Public Assets Institute > Policy Areas > Family Economic Security > Jobs: Better, But a Bit Less Better Than Reported

Jobs: Better, But a Bit Less Better Than Reported

Vermont didn’t experience the same job growth in January that was seen at the national level. But the state’s seasonally adjusted unemployment rate did tick down to 5 percent, and 717 more Vermonters were working than in the previous month. Still, more than 18,000 people were counted as unemployed, which didn’t include those who stopped looking for work.



A new normal for joblessness?
At 5.6 percent, Vermont’s annual unemployment rate for 2011 was the fifth lowest in the country. But it was higher than Vermonters are used to. The annual rate has been lower than 5.0 percent during 22 of the last 30 years. And unemployment is not falling as quickly as it did following the recessions of the early 1980s or early 1990s. The 2000s were a dismal decade for job creation in Vermont even before the recession hit in December 2007. And employers haven’t yet replaced all the jobs lost since then.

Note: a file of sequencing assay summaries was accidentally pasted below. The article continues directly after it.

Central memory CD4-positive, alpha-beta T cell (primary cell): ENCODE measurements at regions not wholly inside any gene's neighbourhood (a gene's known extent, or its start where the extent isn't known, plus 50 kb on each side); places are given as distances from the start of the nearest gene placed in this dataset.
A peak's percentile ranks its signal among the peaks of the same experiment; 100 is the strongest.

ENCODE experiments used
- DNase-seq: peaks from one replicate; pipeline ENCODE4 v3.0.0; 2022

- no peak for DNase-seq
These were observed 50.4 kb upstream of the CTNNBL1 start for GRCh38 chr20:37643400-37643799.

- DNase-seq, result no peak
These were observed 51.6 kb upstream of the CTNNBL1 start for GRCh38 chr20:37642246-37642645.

The winter blues, rearranged
The U.S. Bureau of Labor Statistics has just finished its annual benchmark adjustments, and it turns out that Vermont had fewer jobs last year than originally thought. A year ago, BLS reported Vermont had almost 305,000 jobs in January, February, and March. The new revised figures show just under 300,000 during that period. Vermont’s unemployment numbers also were revised. The new numbers show somewhat higher unemployment for the first half of 2011, but somewhat lower in the second half.

pdficonPDF Version.